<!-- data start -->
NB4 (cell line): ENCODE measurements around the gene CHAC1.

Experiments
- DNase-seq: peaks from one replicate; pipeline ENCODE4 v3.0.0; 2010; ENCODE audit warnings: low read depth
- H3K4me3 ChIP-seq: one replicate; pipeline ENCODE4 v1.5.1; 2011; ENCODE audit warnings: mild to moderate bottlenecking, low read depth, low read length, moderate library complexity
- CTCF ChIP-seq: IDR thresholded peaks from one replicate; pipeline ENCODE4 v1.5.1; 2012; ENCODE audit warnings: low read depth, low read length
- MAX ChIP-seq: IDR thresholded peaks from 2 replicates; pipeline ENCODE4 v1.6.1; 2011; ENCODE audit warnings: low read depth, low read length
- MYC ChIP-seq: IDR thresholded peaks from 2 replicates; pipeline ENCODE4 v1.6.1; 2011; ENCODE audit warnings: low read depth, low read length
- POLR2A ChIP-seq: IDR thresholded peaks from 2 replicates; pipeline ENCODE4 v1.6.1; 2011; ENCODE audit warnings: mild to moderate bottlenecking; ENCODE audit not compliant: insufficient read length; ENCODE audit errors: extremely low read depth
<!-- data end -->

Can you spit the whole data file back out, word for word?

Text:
NB4 (cell line): ENCODE measurements around the gene CHAC1.

Experiments
- DNase-seq: peaks from one replicate; pipeline ENCODE4 v3.0.0; 2010; ENCODE audit warnings: low read depth
- H3K4me3 ChIP-seq: one replicate; pipeline ENCODE4 v1.5.1; 2011; ENCODE audit warnings: mild to moderate bottlenecking, low read depth, low read length, moderate library complexity
- CTCF ChIP-seq: IDR thresholded peaks from one replicate; pipeline ENCODE4 v1.5.1; 2012; ENCODE audit warnings: low read depth, low read length
- MAX ChIP-seq: IDR thresholded peaks from 2 replicates; pipeline ENCODE4 v1.6.1; 2011; ENCODE audit warnings: low read depth, low read length
- MYC ChIP-seq: IDR thresholded peaks from 2 replicates; pipeline ENCODE4 v1.6.1; 2011; ENCODE audit warnings: low read depth, low read length
- POLR2A ChIP-seq: IDR thresholded peaks from 2 replicates; pipeline ENCODE4 v1.6.1; 2011; ENCODE audit warnings: mild to moderate bottlenecking; ENCODE audit not compliant: insufficient read length; ENCODE audit errors: extremely low read depth